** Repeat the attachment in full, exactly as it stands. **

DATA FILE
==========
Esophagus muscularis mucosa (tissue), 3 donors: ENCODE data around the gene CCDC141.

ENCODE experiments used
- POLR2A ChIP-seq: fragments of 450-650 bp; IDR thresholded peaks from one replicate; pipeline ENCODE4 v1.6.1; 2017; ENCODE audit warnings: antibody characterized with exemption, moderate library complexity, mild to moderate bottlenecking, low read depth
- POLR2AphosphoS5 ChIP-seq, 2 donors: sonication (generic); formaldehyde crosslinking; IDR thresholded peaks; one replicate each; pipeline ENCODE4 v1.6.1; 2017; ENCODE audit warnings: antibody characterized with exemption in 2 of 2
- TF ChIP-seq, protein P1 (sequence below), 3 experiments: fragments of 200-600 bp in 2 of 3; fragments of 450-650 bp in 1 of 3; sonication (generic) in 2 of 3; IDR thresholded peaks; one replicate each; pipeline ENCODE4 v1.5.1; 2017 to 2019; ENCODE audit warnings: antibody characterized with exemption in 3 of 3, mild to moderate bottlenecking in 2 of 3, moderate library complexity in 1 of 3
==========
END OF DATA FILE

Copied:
Esophagus muscularis mucosa (tissue), 3 donors: ENCODE data around the gene CCDC141.

ENCODE experiments used
- POLR2A ChIP-seq: fragments of 450-650 bp; IDR thresholded peaks from one replicate; pipeline ENCODE4 v1.6.1; 2017; ENCODE audit warnings: antibody characterized with exemption, moderate library complexity, mild to moderate bottlenecking, low read depth
- POLR2AphosphoS5 ChIP-seq, 2 donors: sonication (generic); formaldehyde crosslinking; IDR thresholded peaks; one replicate each; pipeline ENCODE4 v1.6.1; 2017; ENCODE audit warnings: antibody characterized with exemption in 2 of 2
- TF ChIP-seq, protein P1 (sequence below), 3 experiments: fragments of 200-600 bp in 2 of 3; fragments of 450-650 bp in 1 of 3; sonication (generic) in 2 of 3; IDR thresholded peaks; one replicate each; pipeline ENCODE4 v1.5.1; 2017 to 2019; ENCODE audit warnings: antibody characterized with exemption in 3 of 3, mild to moderate bottlenecking in 2 of 3, moderate library complexity in 1 of 3